A successful life is not necessarily to be of fame, popularity and public acceptance. This lasting happiness naturally comes when you make up your mind to use all that God has given you to help others, put a smile on people’s faces, and helping the less privileged, just as Andrew Carnegie did in the latter part of his life.
There is only one way to inner happiness and success. It all begins with a personal relationship with God and obedience to the life principles He taught. Television and novels have always been depicting the lifestyle of famous people as that of continuous pleasure, power and perfection.
But tragically, the opposite is often true. Fame can be burdensome, demanding and even cruel. This is easily proven by the alcoholism, drug addiction and even suicides often found among those in the limelight.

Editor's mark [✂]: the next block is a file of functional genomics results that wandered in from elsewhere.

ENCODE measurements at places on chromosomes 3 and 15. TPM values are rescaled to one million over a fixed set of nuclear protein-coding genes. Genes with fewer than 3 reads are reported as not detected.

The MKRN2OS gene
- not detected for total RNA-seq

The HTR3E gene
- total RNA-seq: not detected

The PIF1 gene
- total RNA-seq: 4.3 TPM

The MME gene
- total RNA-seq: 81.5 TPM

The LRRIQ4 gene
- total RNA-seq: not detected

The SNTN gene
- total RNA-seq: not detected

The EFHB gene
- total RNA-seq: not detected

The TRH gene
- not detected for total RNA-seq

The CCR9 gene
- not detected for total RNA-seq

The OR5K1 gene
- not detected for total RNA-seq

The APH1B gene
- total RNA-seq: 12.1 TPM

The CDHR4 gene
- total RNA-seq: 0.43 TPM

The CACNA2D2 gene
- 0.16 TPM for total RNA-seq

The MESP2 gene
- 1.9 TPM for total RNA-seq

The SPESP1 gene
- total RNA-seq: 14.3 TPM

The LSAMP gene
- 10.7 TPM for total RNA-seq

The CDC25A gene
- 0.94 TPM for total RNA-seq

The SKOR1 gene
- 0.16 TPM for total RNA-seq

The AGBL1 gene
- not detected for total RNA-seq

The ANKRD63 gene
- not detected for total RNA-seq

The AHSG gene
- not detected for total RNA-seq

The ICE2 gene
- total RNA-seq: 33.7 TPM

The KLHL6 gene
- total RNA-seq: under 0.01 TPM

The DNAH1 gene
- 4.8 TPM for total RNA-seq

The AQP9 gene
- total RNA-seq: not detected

Remember A successful life is not necessarily of fame, popularity and public acceptance.
A successful life is more than the accumulation of earthly possessions and wealth. Many biographies recorded the deep depression and insecurities of some of the wealthiest people in the world. Everyone wants personal success and to learn the keys to success. Everyone wants to have a happy, healthy life, do meaningful work, and achieve financial independence.
Everyone wants to make a difference in the world, to be significant, to have a positive impact on those around him or her. Everyone wants to do something wonderful with his or her life. You can achieve your personal success in life by following this four keys to success.
Andrew Carnegie who lived between 1835-1919, never really experienced true happiness despite the huge empire of wealth he acquired. He entered into the realm of real happiness and success in 1912 when he finally turned to philanthropy as his occupation.
As a result of this encounter, he preferred to use all his wealth to help others and die as a poor man. King Solomon with all the wealth, fame and position summarized life as ‘vanity upon vanity all is vanity’. In his backslidden state, he cried out,
‘Therefore, I hated life’. I, therefore, submit to you at this point that a successful life is a happy one.